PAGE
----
How do you define 'substantially in excess'?
WASHINGTON - The OIG raised the white flag last week, admitting it had no idea how to determine when providers charge Medicare too much for products and services.
In a notice filed June 18 in the Federal Register, the OIG stated:
"We have concluded that we do not have sufficient information at this time to establish a single, fixed numerical benchmark for 'substantially in excess' that could be applied equitably across healthcare sectors and across items and services, as we originally proposed."
In a proposed rule issued in 2003, the OIG indicated that it would consider a claim "substantially in excess" if a provider charged Medicare 20% or more than what other customers usually paid for the same product. The impetus for this: to prevent providers from gouging Medicare.
But as times change and providers look to offset Medicare reimbursement cuts by boosting cash sales, "substantially in excess" begins to look more and more "antiquated," said Jeff Baird, a healthcare attorney with Brown & Fortunato in Amarillo, Texas.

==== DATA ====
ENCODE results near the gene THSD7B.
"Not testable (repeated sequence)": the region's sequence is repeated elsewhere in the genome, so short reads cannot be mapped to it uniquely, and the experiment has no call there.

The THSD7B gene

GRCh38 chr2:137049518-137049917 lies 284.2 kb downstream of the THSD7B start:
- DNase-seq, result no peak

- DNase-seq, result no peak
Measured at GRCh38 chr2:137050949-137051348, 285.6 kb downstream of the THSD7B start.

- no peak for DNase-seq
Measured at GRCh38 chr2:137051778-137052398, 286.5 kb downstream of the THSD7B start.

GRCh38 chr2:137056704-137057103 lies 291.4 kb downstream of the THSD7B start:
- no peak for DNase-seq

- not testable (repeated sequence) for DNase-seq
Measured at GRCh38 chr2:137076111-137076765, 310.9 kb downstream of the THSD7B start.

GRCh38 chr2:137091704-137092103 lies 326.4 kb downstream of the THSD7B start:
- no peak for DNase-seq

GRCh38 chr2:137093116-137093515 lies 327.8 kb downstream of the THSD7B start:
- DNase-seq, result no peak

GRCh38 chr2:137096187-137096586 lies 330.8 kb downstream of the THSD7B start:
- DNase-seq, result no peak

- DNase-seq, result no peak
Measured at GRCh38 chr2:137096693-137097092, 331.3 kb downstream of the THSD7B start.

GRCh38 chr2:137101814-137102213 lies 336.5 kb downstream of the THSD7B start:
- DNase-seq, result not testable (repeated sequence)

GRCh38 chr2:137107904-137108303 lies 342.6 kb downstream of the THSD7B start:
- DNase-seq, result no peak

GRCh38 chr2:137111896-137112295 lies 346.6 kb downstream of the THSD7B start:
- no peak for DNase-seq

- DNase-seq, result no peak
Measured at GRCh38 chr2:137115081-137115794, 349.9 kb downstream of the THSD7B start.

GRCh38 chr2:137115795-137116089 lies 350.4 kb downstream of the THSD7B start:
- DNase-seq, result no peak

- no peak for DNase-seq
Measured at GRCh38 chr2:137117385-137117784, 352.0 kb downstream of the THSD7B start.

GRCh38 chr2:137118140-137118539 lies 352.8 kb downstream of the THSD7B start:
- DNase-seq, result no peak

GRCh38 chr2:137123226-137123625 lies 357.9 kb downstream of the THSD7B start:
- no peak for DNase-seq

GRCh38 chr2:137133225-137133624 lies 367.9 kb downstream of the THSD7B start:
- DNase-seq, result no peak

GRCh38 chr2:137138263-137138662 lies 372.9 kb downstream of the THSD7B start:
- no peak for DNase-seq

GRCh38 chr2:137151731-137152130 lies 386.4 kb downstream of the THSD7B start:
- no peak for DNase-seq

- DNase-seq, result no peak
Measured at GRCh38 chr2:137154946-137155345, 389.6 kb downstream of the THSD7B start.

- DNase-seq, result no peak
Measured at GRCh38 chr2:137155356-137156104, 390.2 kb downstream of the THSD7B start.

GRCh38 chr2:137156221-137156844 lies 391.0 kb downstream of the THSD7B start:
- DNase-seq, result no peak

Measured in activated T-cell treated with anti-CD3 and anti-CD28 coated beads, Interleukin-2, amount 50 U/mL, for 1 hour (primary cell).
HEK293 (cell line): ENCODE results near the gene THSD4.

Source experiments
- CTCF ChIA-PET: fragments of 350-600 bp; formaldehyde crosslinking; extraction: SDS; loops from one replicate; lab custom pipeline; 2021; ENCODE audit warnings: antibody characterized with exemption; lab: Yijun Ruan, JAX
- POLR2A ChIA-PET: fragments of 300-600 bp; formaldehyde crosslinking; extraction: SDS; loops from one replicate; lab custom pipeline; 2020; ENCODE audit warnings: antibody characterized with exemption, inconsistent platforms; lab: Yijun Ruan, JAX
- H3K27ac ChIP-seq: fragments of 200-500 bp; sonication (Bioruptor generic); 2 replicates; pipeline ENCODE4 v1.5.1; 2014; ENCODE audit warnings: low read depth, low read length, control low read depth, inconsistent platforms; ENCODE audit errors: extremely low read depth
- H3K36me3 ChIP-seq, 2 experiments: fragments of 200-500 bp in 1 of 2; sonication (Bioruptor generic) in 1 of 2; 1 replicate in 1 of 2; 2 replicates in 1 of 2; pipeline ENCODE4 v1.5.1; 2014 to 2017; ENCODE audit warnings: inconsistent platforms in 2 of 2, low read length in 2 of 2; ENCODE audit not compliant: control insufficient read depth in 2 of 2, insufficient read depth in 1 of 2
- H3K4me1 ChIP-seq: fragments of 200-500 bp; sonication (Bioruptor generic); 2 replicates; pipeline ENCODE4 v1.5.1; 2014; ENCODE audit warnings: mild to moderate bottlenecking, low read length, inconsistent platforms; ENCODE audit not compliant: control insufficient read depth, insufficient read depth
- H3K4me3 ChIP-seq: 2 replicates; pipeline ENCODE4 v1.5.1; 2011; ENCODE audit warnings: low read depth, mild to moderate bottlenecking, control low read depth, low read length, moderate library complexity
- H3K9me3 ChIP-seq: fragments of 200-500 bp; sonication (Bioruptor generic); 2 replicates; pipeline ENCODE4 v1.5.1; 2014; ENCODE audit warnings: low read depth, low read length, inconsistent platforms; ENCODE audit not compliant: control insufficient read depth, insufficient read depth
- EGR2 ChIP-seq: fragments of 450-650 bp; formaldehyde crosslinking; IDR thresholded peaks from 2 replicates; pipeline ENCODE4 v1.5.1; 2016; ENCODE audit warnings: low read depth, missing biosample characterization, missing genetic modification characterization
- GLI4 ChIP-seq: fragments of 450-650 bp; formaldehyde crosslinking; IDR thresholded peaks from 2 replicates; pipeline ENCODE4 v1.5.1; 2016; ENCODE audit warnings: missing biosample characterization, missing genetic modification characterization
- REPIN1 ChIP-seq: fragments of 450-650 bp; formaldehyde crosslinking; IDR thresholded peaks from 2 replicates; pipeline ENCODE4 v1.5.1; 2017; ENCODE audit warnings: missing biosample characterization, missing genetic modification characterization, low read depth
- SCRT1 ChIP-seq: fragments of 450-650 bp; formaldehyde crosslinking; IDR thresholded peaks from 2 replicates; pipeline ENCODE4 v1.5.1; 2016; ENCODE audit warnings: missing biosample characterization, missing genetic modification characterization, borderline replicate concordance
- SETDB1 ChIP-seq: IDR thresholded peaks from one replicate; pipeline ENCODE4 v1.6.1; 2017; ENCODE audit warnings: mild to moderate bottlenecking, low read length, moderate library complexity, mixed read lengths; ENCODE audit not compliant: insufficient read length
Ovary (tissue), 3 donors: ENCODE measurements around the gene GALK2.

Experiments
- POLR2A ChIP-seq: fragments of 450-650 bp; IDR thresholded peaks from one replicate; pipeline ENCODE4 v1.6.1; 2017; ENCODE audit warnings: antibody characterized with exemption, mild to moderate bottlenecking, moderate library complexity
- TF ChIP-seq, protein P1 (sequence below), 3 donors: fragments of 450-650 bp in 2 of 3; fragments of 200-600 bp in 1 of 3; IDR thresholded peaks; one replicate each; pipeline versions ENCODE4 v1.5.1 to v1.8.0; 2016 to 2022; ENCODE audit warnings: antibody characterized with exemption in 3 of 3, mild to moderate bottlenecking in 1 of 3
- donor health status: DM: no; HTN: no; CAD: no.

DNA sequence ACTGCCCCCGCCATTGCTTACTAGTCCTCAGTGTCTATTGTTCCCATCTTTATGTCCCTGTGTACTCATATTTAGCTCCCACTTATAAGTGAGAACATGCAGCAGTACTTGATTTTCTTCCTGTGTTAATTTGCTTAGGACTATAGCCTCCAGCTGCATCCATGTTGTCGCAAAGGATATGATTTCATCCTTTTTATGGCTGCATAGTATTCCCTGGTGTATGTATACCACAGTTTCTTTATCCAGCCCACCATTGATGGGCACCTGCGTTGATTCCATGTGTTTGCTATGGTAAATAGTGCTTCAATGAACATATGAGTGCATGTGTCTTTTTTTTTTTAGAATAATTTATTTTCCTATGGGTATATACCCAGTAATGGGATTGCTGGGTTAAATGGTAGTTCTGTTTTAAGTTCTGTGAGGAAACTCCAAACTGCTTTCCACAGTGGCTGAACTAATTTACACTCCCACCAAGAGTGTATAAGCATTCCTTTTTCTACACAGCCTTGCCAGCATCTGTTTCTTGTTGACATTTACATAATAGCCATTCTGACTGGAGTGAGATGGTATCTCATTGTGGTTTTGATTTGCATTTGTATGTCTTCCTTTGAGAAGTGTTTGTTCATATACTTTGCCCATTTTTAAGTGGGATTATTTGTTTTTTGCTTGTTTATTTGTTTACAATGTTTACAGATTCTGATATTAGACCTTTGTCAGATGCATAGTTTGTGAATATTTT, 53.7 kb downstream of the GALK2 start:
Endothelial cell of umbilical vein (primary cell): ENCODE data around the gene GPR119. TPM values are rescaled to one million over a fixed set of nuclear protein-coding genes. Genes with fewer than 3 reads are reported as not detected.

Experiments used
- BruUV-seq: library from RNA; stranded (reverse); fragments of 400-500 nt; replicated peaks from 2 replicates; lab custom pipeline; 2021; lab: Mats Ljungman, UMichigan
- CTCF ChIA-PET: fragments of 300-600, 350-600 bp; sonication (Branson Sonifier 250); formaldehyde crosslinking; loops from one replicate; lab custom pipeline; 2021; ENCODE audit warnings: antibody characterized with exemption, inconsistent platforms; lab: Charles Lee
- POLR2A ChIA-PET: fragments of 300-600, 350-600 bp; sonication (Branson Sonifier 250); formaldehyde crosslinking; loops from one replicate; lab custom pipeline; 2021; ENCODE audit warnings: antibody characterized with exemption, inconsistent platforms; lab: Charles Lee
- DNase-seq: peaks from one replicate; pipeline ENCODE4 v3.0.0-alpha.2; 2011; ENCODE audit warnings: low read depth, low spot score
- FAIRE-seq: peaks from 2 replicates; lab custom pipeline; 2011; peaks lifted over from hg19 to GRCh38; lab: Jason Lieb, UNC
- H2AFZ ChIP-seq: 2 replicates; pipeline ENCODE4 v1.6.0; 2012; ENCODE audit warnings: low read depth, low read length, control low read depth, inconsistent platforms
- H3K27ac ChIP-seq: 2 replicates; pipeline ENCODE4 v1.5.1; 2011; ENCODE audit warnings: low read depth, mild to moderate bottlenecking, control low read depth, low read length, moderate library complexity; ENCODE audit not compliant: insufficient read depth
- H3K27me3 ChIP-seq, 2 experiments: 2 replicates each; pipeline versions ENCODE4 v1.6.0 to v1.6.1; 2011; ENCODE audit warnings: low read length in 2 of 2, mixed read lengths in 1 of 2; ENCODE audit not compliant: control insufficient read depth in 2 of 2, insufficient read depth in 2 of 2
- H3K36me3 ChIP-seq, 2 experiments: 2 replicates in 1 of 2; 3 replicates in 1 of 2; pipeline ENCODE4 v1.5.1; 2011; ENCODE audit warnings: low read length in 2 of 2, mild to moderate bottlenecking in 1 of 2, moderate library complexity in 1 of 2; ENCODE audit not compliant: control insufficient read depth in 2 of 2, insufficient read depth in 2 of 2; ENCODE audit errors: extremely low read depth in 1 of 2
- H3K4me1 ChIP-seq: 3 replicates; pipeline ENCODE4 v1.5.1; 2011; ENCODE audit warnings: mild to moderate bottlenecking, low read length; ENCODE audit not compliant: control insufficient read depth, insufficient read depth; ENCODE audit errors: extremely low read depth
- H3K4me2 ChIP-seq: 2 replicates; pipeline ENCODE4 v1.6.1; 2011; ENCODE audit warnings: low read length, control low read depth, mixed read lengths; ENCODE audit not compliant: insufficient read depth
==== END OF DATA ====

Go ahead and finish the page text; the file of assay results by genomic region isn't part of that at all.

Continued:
That's especially true as retired baby boomers, many of whom have managed to accumulate a healthy retirement, willingly pay cash for more and more items. Providers can often charge cash customers less--sometimes much less--because they save money by not having to bill Medicare, Baird said.
"Medicare is going pay what they are going to pay, and (providers) ought to be able to sell items to cash customers for whatever they want to sell them for," Baird said.
While the OIG has given up trying to define substantially in excess, the regulation, vague as it is, still applies. With that in mind, Baird offered the following rule of thumb: The OIG probably won't be too concerned if a provider discounts a product 20% or less than the Medicare allowable. But for discounts more than 20%, providers should be able to document the cost savings.